Manchin still backs mine rescue gear
Gov. Joe Manchin still supports new requirements to install additional rescue gear in West Virginiaís underground coal mines, a spokeswoman said Wednesday.
ďItís technology that exists and technology that we believe in,Ē said Lara Ramsburg, Manchinís communications director.
On Monday, Manchinís new acting mine safety director, James M. Dean, had questioned whether the new equipment worked.
In his first interview, Dean refused to offer specific criticisms of the equipment, or to publicly discuss the areas of mine safety he feels can be improved.
Ramsburg said that Deanís comments do not indicate any change at all in Manchinís support for requiring the equipment.
Last month, Manchin pushed through legislation to require additional oxygen supplies, wireless communications and miner tracking devices in the stateís underground mines.
The governor acted after the deaths of 12 workers at the Sago Mine disaster and two other miners in a fire at the Aracoma Alma No. 1 Mine.
Other coalfield states have followed Manchinís lead, introducing similar bills, and West Virginiaís congressional delegation introduced legislation to require the equipment nationwide.
But some in the coal industry have questioned the wireless communications and tracking gear, saying that the devices are not reliable.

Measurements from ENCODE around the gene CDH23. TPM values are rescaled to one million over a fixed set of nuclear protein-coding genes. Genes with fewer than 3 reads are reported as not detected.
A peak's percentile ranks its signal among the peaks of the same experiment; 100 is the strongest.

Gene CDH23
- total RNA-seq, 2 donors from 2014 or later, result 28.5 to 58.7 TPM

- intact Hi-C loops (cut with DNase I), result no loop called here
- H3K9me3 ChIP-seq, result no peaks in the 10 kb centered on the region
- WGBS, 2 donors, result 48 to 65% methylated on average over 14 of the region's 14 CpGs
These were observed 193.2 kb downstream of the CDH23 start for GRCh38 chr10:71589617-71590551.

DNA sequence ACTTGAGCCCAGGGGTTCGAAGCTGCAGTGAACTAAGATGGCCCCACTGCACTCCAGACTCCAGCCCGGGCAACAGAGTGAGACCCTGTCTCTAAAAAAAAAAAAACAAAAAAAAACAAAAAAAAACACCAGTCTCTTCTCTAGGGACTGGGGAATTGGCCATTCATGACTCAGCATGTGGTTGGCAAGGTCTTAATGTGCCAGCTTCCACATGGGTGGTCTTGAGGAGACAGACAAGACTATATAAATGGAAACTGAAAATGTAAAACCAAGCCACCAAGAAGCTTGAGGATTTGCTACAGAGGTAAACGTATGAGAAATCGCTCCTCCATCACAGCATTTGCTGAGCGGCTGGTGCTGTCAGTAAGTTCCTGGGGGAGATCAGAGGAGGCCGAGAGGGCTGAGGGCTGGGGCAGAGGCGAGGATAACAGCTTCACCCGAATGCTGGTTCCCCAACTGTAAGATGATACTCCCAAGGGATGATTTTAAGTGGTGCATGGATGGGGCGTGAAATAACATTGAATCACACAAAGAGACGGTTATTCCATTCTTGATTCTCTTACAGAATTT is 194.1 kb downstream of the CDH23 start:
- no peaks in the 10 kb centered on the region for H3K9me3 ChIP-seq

The U.S. Department of Laborís Mine Safety and Health Administration has announced plans to require additional emergency oxygen in mines across the country, but MSHA has declined to require wireless communications and tracking devices.
Labor Secretary Elaine Chao and acting MSHA chief David G. Dye have both questioned whether the devices are reliable.
Some mines in the United States use the wireless communications equipment, and both devices are widely used in other countries. Various MSHA officials have touted the devices in speeches and regulatory reports, but the agency has refused numerous requests over the years to require that industry use them.
In West Virginia, there is still no clear timeline for when mine operators must equip their mines with additional oxygen, communications equipment and tracker devices.
When the state Office of Miners Health, Safety and Training wrote rules to implement Manchinís legislation, agency officials did not specify a date for when the equipment must be in the mines.
After Doug Conaway resigned as state mine safety director, Manchin hired Dean on loan from West Virginia University until a permanent replacement can be found.
The three- to six-month transition period could be crucial.
Mine companies must submit plans for complying with the new law, and a complete review of state mine safety rules is being conducted.
Ramsburg said Deanís earlier comments were meant to make clear that no safety equipment is perfect.
ďI think what he was trying to do was make sure people understand that this technology does not work 100 percent of the time, just like a cell phone doesnít work 100 percent of the time,Ē Ramsburg said. ďWe believe itís worth doing if it can save a life.Ē
To contact staff writer Ken Ward Jr., use e-mail or call 348-1702.